overall, if i could start over, i dont think i would do this course, or even be here.
    I started maths at Manchester and know exactly how you feel, however I was lucky enough to be able to switch to economics
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    I've always been shocked at the poor ratings for student satisfaction Manchester receives year after year especially considering the fact that Manchester has a very good overall reputation.

    One factor that seems to be cropping up in this thread frequently is the sheer size of the university - it's the biggest university in the country with about 40,000 students.

    Since Manchester expanded by merging with UMIST, I have always thought it is too large.

    Does any think it's extremely large number of students has major factor in the poor standards of teaching that has been mentioned on this thread?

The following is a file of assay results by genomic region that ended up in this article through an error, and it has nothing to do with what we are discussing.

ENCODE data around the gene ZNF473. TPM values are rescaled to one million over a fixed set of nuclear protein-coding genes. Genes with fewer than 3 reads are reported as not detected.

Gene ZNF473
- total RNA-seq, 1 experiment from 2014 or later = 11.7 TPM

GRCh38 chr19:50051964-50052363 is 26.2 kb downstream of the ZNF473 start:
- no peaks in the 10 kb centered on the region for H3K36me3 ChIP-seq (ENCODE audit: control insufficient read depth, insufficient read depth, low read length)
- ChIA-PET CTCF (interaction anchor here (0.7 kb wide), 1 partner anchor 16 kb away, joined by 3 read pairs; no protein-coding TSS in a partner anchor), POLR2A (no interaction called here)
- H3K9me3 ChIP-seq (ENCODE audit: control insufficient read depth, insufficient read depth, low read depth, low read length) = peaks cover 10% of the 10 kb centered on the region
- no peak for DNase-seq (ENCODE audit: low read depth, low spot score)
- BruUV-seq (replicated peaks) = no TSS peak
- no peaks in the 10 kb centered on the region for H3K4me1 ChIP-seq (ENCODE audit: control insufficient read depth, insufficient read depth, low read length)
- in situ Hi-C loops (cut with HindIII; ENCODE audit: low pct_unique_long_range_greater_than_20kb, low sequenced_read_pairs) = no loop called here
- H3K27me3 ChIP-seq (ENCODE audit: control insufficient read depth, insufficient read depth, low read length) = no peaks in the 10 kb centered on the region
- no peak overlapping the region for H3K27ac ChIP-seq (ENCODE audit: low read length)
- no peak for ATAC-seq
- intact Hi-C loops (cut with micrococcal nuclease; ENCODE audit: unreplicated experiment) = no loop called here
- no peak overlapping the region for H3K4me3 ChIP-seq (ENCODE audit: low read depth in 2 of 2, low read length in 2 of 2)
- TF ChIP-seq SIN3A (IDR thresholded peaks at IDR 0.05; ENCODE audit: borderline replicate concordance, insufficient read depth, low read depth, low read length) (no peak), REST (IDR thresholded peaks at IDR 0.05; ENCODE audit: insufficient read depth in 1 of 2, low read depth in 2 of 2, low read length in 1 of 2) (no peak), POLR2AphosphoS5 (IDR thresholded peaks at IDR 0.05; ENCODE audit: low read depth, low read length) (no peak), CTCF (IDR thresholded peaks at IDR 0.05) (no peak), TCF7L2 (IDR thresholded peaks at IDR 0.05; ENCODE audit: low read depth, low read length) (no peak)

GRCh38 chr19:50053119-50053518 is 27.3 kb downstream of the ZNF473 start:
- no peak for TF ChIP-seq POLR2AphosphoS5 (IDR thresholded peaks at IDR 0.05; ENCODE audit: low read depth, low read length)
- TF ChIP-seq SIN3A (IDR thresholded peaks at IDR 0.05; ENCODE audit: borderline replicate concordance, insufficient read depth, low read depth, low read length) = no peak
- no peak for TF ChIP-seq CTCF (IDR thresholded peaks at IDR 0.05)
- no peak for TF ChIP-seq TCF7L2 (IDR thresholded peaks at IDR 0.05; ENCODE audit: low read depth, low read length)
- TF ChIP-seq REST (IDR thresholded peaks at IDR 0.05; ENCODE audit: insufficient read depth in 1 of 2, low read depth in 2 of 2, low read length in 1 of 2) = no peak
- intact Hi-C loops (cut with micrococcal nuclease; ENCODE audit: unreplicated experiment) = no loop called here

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    It seems as though some people seem a bit insignificant, which is understandable. It means the more pro-active students thrive and I think in a way, the people that do thrive in such a large university are those that will thrive better out in the 'real world' than those who've been perfectly well catered for.

    Despite that, from what people have been saying above it's clear that the University has got some work to do in terms of improving Undergraduate experience. Tutorials of ~40 for example seems very large to me. My tutorials in History and in Politics are usually occupied by no more than 8-12 depending on who decides to turn up.

    To be honest, I think the Uni could do well by setting an account up on here, like Warwick's Economics dept. have done. That way you can get a better feel of exact grievances people might be feeling, rather than the generic 'less than satisfactory' rating for a question that may or may not apply exactly to the student. They could then also answer questions to prospective students on which direction which department is taking in order to improve.